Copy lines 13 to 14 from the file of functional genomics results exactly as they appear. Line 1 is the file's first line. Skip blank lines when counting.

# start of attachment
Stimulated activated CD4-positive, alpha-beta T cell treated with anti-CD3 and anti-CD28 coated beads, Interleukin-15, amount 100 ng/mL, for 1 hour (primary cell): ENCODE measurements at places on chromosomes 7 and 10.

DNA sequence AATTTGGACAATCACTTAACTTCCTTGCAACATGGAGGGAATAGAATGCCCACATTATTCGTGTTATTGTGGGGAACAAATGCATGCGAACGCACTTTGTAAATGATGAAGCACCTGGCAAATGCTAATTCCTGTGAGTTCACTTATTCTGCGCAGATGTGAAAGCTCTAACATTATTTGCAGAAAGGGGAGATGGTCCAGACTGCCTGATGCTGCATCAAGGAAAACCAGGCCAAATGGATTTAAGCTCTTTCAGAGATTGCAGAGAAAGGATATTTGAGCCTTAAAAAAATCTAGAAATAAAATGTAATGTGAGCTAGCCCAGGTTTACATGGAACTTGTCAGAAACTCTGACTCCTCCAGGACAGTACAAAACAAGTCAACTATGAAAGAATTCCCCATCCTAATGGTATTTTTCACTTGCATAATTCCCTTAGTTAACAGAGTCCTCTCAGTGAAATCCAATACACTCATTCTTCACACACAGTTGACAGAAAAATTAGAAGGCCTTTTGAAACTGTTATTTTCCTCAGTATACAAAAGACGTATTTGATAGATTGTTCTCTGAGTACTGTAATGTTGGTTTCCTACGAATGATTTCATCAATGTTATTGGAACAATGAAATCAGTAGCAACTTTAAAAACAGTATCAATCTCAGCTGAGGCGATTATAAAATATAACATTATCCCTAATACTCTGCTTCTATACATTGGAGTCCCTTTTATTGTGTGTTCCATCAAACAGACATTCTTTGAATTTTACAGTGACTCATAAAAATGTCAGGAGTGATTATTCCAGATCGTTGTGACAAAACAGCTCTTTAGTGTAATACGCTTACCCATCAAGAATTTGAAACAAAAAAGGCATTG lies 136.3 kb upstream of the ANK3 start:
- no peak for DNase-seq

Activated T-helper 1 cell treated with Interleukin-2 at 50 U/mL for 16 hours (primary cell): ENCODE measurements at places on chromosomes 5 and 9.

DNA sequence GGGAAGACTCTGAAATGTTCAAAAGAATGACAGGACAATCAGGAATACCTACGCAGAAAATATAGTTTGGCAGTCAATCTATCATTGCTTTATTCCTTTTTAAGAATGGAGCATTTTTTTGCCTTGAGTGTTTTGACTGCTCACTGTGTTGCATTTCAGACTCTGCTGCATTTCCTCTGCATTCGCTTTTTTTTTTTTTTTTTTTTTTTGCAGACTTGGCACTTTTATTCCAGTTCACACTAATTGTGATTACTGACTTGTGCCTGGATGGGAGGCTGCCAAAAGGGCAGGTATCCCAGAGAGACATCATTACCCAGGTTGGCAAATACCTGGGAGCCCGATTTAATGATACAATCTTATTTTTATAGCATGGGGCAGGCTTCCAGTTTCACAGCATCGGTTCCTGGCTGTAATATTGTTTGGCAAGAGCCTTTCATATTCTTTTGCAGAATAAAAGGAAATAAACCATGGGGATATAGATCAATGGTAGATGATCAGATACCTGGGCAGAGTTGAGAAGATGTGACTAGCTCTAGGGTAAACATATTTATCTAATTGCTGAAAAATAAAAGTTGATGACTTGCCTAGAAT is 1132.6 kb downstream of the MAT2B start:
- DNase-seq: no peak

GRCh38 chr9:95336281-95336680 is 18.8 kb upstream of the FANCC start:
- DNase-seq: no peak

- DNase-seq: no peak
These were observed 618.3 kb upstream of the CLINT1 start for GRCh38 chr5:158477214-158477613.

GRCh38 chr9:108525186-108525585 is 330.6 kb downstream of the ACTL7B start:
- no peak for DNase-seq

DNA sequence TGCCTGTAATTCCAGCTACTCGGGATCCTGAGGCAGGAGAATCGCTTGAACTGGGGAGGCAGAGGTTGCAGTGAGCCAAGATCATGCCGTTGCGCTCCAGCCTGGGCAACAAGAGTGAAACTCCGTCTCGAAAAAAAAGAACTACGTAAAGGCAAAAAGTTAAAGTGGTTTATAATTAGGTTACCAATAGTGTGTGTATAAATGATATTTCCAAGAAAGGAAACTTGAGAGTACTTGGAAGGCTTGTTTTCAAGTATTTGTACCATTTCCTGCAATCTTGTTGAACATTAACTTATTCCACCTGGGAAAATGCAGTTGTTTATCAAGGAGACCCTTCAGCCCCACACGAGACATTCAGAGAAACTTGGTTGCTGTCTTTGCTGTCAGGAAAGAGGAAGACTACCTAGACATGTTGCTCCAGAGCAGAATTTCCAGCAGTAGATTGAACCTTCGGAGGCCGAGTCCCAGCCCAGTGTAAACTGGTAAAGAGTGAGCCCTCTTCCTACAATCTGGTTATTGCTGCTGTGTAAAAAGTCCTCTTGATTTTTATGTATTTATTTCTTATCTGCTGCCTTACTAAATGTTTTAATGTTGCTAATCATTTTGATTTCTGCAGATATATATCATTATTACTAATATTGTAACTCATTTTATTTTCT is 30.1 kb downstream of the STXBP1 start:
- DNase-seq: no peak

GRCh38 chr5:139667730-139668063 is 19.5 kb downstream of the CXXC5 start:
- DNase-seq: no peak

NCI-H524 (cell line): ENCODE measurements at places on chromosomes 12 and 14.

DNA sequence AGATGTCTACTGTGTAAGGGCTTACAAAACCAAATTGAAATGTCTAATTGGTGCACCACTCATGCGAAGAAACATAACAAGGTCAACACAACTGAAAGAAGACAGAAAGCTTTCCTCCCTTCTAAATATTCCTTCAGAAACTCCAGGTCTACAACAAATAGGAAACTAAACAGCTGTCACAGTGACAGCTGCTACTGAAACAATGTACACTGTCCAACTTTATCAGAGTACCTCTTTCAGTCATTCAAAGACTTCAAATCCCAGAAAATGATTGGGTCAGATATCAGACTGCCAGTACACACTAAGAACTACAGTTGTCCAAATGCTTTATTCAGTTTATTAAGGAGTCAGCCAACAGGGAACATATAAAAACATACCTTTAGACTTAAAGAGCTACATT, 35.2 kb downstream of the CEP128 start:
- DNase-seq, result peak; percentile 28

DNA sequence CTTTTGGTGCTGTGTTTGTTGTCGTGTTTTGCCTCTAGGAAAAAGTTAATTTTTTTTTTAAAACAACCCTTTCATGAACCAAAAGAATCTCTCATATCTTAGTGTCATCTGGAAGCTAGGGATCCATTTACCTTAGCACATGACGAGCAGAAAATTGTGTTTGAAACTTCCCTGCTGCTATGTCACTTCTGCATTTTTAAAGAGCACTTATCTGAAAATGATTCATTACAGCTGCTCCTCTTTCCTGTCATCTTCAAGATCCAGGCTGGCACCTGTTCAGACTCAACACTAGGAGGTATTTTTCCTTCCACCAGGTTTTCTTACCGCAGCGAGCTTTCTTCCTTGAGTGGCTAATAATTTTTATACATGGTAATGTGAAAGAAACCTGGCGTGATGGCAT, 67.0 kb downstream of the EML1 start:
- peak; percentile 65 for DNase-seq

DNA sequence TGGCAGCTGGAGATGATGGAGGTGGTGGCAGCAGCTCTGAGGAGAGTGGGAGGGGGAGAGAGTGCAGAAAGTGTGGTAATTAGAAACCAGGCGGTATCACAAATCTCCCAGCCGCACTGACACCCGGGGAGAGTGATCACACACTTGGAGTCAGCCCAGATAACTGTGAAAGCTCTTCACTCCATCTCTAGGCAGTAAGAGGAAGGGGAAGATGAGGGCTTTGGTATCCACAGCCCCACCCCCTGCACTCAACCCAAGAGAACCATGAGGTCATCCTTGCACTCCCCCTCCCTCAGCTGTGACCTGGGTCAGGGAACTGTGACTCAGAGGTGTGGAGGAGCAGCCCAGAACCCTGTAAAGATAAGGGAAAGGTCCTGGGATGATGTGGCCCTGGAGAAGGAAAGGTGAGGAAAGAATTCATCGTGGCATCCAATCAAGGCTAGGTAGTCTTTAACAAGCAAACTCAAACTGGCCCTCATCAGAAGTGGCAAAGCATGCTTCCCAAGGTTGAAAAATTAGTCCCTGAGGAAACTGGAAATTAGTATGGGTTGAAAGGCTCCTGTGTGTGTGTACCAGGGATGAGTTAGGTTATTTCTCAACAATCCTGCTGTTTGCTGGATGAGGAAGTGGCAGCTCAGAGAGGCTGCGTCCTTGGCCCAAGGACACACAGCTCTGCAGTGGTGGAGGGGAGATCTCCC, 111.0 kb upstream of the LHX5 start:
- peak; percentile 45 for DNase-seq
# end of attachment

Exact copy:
DNA sequence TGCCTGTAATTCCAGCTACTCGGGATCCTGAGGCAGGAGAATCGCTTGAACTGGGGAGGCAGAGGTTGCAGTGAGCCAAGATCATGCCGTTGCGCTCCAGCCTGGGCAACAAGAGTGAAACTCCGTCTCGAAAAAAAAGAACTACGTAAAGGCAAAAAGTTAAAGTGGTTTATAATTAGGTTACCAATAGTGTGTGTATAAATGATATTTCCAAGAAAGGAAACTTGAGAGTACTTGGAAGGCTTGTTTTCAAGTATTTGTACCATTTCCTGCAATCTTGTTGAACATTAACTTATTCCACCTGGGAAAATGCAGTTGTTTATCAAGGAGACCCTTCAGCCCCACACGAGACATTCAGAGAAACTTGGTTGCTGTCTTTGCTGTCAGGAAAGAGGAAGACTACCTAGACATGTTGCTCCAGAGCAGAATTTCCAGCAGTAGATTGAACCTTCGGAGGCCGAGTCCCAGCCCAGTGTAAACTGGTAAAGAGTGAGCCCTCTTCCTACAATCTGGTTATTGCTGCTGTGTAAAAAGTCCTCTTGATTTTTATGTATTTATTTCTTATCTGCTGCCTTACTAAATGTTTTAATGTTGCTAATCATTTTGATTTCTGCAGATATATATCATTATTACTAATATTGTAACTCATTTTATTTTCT is 30.1 kb downstream of the STXBP1 start:
- DNase-seq: no peak